As history shows us, both minority groups eventually came to be considered part of the American mainstream and the religious differences between them and the still predominant Anglo-Protestant majority are now considered non-threatening. The right to practice the tenets of their faith, however exotic they may appear to outsiders, is fully protected by the United States constitution. This trend in general bodes well for American Muslims in the long run. However American Muslims are also currently burdened by the fact that September 11 has cast an extra, weighty layer of suspicion over them as a collectivity. “Terrorism” is a label that dogs them persistently in the public sphere and home-grown terrorist acts perpetrated by a handful of Muslim Americans have definitely tarnished their image. But it is overseas acts of militancy carried out in the context of political circumstances — not directly connected to the lives of American Muslims — that have predominantly besmirched their collective standing and credibility as loyal citizens. American Muslims are asked over and over again to condemn terrorist actions committed in the Middle East and South Asia often in the name of Islam. While many of them do – repeatedly — when given a chance, their condemnations do not reach a wider audience and are barely reported in the mainstream media. This creates the false impression that leaders within the American Muslim community (and abroad) have not taken a strong and vocal position against terrorist acts committed in the name of Islam, when in fact they have and plenty of documentation to corroborate this is available for the asking.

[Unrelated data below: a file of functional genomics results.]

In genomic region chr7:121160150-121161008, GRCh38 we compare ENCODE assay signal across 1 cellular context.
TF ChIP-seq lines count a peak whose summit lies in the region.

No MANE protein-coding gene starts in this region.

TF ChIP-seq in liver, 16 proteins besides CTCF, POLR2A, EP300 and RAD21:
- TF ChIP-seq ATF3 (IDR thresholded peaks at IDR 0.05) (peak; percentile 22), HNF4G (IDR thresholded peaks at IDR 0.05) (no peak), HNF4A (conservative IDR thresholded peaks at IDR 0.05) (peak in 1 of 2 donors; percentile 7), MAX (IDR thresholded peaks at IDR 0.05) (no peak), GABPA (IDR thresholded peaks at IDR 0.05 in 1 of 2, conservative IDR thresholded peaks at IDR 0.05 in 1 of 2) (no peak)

Despite the pervasive talk of “Islamic” or “Islamist” terrorism, hard statistics provide irrefutable evidence that a violent, extremist minority among Muslims is exactly that – a small minority that represents a sliver of the global Muslim population now numbering over a billion. In his recent book The Missing Martyrs: Why There Are So Few Muslim Terrorists, the sociologist Charles Kurzman documents, for example, that out of the approximately 150,000 people who die daily worldwide, fewer than fifty deaths occur at the hands of Islamist militants, and then mostly in the conflict-ridden areas of Afghanistan, Pakistan, and Iraq. However hard facts do not by themselves readily dissipate impressionistically-formed views. Constant and frequently sensationalist media coverage of acts of militancy committed by individuals from Muslim backgrounds contribute further to the hardening of negative stereotypes about Muslims in general. As a consequence, violence and disloyalty to the state are persistently associated with American Muslims. These highly negative perceptions have directly impacted their roles as citizens and their clout as political actors within the variegated American landscape.
This article appears in the Summer/Fall 2016 print issue of The Islamic Monthly.